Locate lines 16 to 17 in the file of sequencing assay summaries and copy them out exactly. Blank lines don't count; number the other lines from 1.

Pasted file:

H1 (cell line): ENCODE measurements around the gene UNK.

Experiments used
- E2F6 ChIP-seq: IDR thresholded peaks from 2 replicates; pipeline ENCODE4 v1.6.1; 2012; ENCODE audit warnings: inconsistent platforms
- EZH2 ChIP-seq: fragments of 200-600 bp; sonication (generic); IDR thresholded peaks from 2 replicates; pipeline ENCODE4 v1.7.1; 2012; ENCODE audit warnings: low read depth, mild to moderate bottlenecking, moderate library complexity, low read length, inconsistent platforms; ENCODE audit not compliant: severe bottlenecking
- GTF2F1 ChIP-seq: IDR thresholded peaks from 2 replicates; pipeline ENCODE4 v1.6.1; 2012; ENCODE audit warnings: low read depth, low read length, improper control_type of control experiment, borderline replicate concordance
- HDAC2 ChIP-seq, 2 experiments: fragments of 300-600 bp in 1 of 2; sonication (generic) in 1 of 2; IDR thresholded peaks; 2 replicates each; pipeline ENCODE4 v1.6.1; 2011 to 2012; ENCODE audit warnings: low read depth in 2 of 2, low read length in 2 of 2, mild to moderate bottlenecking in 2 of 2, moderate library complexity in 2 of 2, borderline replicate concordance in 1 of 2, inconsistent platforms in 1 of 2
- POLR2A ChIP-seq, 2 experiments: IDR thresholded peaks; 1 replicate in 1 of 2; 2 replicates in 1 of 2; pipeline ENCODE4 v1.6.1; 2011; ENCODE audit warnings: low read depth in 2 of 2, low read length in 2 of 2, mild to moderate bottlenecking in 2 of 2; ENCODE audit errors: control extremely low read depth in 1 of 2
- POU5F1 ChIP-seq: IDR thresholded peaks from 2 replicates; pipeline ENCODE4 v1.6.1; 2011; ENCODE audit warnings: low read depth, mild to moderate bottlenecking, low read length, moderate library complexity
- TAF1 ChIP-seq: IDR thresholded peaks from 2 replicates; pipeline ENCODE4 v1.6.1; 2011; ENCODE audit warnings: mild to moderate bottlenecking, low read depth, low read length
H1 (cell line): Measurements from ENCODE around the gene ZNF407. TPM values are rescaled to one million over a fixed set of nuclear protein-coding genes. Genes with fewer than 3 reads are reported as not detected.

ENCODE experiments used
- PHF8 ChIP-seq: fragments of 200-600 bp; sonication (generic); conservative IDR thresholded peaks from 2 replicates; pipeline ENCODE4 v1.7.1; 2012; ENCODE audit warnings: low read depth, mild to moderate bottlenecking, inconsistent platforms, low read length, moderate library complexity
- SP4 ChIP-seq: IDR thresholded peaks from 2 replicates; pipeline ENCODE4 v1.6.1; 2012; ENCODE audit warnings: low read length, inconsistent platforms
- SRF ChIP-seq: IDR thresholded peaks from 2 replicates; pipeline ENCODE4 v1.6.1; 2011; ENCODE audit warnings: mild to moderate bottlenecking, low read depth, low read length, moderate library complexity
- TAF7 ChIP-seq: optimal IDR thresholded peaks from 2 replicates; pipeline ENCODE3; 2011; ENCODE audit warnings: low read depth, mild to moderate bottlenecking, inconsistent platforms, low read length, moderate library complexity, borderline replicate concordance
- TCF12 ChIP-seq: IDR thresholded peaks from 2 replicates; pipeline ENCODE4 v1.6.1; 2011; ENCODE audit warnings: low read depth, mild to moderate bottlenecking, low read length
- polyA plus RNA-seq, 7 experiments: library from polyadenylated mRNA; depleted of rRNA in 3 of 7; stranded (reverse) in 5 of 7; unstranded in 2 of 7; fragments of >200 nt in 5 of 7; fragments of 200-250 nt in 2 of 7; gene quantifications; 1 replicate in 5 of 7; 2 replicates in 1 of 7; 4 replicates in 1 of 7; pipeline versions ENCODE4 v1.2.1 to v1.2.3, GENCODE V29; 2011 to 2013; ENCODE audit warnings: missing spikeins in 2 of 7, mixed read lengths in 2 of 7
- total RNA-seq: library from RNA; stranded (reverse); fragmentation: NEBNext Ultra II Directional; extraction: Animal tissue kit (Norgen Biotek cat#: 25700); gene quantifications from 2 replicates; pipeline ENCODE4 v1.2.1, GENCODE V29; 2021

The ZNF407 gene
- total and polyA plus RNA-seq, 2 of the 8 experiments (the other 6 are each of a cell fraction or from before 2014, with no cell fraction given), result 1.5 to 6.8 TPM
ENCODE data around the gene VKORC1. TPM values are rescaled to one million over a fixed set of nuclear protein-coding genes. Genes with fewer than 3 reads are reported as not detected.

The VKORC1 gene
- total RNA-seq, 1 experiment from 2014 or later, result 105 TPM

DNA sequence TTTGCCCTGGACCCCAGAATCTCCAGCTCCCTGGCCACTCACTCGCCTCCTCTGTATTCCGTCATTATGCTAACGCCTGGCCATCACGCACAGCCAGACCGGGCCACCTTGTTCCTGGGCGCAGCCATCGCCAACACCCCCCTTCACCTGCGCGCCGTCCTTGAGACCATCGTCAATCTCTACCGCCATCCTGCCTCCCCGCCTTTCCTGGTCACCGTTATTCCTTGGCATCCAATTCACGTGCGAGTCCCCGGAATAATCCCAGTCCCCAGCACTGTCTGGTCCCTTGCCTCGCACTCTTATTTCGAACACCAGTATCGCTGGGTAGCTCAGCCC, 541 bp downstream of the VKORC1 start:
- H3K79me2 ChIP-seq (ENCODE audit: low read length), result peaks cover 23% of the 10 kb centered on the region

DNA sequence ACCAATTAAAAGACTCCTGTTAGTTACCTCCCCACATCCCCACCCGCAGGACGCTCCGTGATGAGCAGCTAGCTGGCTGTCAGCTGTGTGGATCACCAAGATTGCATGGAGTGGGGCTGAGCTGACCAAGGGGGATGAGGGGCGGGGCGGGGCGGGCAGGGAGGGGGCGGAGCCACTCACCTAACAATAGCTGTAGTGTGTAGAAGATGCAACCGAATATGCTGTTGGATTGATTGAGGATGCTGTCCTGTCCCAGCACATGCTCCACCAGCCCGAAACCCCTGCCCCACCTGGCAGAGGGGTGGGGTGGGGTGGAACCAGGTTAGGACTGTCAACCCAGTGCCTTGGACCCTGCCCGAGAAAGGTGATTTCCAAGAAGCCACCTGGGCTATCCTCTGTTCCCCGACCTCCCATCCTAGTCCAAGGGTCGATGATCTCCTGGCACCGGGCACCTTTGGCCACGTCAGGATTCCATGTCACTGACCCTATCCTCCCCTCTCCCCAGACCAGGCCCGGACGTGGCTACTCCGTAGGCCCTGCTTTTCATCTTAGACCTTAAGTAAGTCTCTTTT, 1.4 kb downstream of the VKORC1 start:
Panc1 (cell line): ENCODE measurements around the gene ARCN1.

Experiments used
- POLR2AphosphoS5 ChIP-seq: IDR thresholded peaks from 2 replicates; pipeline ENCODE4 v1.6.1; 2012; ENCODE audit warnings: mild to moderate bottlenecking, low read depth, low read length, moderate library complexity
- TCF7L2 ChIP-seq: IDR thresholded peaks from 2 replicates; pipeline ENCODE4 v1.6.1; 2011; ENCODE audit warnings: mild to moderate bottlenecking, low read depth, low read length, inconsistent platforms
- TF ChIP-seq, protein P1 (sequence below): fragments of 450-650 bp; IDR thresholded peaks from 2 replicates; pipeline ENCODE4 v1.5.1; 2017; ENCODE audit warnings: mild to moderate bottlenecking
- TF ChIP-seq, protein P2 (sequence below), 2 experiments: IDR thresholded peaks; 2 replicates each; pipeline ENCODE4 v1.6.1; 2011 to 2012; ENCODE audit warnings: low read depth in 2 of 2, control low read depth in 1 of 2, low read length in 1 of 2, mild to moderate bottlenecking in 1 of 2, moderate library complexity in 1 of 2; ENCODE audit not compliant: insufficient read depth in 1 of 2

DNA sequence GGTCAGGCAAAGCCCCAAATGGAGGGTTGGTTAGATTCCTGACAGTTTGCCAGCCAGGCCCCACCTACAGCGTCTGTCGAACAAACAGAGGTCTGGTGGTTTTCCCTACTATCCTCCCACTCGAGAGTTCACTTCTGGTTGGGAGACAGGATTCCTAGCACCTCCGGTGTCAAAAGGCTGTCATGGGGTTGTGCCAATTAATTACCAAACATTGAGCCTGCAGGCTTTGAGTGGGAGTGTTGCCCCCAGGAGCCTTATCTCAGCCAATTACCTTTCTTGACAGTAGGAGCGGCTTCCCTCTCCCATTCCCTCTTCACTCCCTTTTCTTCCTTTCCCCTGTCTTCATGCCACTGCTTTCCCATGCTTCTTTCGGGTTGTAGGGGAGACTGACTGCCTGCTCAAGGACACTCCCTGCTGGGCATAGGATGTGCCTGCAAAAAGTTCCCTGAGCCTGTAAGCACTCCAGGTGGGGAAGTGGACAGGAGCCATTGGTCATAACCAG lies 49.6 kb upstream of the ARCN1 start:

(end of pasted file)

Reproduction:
- TCF12 ChIP-seq: IDR thresholded peaks from 2 replicates; pipeline ENCODE4 v1.6.1; 2011; ENCODE audit warnings: low read depth, mild to moderate bottlenecking, low read length
- polyA plus RNA-seq, 7 experiments: library from polyadenylated mRNA; depleted of rRNA in 3 of 7; stranded (reverse) in 5 of 7; unstranded in 2 of 7; fragments of >200 nt in 5 of 7; fragments of 200-250 nt in 2 of 7; gene quantifications; 1 replicate in 5 of 7; 2 replicates in 1 of 7; 4 replicates in 1 of 7; pipeline versions ENCODE4 v1.2.1 to v1.2.3, GENCODE V29; 2011 to 2013; ENCODE audit warnings: missing spikeins in 2 of 7, mixed read lengths in 2 of 7